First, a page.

Beacon Hill Baptist Church
Architect: DRDH Architects
Status: Competition (2013)
Clasification: 1 prize
Visualizer: Studio
Budget: 1.500.000 €
Scale: 1.000 ㎡ Small
Ratio: 1.500,00 €/㎡
Types: Church, Religious

This new Church for the Beacon Hill Baptist Community is located in 100 acres of prairie, on the outskirts of Tulsa, Oklahoma, USA. The design of the Church seeks a fundamental relationship with its expansive landscape setting and the project encompasses its orchestration, including the creation of a baptismal lake and a memorial pavilion. Recognising the breadth of activity which the church engages in beyond worship, complementary functions are spread hierarchically between a number of individual but connected houses, with the main congregational space at their centre.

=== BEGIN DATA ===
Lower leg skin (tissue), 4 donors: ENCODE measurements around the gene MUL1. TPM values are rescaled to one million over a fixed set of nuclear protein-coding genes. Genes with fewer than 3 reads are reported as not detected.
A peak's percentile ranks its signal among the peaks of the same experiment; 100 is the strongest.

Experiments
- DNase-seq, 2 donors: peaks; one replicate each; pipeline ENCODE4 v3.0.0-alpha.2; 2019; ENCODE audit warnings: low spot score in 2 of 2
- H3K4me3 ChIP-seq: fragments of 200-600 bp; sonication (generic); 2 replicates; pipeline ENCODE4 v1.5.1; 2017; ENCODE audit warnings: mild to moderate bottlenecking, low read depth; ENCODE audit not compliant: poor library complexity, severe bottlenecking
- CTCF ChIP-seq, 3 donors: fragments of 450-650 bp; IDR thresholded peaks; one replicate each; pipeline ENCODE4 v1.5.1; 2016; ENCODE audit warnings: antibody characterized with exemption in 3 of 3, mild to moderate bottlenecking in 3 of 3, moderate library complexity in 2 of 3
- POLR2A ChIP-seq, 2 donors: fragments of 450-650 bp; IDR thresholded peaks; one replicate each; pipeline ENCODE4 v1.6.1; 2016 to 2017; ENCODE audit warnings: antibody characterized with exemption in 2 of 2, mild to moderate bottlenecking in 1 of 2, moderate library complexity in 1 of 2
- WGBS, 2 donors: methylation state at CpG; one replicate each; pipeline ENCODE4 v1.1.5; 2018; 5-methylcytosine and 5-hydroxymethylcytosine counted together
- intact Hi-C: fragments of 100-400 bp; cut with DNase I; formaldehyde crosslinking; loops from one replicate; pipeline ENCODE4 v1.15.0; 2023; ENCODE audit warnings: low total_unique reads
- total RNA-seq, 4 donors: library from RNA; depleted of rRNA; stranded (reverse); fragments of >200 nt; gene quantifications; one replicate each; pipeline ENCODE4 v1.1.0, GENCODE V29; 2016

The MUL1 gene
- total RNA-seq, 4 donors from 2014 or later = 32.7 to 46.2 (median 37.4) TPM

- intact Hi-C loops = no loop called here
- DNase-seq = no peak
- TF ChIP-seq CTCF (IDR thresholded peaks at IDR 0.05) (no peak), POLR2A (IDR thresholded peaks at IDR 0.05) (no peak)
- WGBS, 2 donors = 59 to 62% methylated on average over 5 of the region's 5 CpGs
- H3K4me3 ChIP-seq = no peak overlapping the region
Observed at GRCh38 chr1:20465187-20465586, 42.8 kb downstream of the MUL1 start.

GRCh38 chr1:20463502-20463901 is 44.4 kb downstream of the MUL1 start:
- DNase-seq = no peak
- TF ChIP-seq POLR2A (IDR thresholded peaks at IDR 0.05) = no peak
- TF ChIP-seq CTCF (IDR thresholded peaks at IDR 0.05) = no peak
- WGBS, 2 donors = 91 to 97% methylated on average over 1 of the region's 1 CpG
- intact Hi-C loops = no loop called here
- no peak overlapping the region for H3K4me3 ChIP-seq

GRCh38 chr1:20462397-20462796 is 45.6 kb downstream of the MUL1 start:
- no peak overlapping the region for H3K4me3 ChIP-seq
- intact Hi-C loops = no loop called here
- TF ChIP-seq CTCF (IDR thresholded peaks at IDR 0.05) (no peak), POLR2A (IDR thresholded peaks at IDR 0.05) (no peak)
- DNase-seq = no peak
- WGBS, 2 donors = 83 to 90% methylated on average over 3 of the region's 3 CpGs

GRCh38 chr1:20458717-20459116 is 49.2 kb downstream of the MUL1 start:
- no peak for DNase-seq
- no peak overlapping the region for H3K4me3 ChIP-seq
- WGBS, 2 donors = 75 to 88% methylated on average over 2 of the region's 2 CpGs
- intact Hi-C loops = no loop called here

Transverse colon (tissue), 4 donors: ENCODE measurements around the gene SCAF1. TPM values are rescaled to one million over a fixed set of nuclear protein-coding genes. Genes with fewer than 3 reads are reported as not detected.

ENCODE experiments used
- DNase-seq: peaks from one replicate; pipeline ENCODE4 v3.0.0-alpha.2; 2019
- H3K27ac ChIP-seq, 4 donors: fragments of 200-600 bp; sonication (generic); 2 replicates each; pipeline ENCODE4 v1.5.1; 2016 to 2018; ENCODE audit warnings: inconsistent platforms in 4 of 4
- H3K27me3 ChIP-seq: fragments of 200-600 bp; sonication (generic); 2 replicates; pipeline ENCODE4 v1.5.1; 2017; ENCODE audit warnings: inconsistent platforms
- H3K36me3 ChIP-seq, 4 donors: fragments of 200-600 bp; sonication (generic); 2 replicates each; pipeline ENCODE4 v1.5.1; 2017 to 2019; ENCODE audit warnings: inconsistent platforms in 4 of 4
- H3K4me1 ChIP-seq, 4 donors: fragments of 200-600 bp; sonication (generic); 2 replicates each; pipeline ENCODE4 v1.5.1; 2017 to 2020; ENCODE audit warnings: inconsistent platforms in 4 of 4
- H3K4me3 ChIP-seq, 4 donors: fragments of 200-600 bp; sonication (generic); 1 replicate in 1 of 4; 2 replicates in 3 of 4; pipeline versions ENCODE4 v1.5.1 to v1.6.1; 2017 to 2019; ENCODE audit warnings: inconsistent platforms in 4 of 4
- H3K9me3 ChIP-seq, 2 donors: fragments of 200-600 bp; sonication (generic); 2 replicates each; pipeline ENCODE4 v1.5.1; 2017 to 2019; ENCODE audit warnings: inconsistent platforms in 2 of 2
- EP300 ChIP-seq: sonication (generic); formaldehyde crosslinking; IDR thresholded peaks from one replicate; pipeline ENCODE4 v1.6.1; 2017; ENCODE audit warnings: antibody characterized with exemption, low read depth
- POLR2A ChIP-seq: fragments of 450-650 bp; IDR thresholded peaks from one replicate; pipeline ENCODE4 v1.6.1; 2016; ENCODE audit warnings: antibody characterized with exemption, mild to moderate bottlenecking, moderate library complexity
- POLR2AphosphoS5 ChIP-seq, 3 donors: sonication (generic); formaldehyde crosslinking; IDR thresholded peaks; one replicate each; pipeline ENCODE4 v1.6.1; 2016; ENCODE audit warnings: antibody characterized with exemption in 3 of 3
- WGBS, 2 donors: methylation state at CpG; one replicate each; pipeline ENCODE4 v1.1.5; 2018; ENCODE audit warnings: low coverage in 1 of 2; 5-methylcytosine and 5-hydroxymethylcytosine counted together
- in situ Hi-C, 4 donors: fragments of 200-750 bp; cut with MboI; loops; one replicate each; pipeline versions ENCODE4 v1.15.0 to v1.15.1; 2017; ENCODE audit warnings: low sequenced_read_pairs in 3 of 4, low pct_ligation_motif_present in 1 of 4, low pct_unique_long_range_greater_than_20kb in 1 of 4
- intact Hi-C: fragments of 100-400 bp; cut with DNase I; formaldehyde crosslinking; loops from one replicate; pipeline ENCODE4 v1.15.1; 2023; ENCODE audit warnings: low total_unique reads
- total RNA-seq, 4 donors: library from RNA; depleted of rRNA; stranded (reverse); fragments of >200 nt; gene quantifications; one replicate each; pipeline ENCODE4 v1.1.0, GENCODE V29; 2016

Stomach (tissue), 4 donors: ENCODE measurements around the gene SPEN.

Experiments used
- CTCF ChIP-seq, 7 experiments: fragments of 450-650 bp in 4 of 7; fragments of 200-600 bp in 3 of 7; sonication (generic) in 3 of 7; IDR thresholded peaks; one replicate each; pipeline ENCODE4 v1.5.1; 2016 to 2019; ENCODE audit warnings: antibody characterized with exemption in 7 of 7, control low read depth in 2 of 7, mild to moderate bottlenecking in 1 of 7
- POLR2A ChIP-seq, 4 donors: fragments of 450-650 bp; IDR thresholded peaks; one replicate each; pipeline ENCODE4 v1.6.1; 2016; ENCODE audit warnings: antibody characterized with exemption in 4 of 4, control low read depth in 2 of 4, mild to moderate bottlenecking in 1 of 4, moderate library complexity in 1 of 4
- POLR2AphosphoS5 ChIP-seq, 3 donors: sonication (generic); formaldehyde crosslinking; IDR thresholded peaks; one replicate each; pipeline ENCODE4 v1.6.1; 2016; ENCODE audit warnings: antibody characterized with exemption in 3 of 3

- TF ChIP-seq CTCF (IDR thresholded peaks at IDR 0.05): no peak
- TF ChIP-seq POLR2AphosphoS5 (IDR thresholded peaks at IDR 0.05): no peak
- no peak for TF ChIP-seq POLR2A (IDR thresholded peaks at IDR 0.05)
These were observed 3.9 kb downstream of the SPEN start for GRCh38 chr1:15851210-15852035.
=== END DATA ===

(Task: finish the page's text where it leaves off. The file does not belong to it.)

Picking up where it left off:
This ensemble of pitched roofed, shingle clad forms creates an abstract but seemingly familiar figure within the prairie landscape. The main space, whilst it has a degree of directionality signified by the altar, is permeable and open on all sides to the landscape.

A sensibility reinforced by the clustering of pews into differently orientated fields. Around the perimeter a generous cloister provides circulation for the building and can accommodate an expanded congregation on significant days. Pin-wheeling in plan around the Sacred House are the Entrance House, the Children’s House, the Fellowship House and the Library Tower. Their skewed forms and asymmetrical placement counterpoint its centrality.

A further fundamental difference is revealed in their internal material and structural resolution. Each house shares the common spatial theme of a central roof-lit volume, held within a deep ancillary edge. Yet whilst in the surrounding houses these are lined and abstract, within the worship space an extremely delicate timber lattice is revealed, embodying sacred geometries within its construction. The current programme, defines the project in two phases. Phase One includes the Fellowship and Children’s Houses along with a connecting pergola that predicates the later buildings.

Post date: 05/06/2013 | Views: 5.154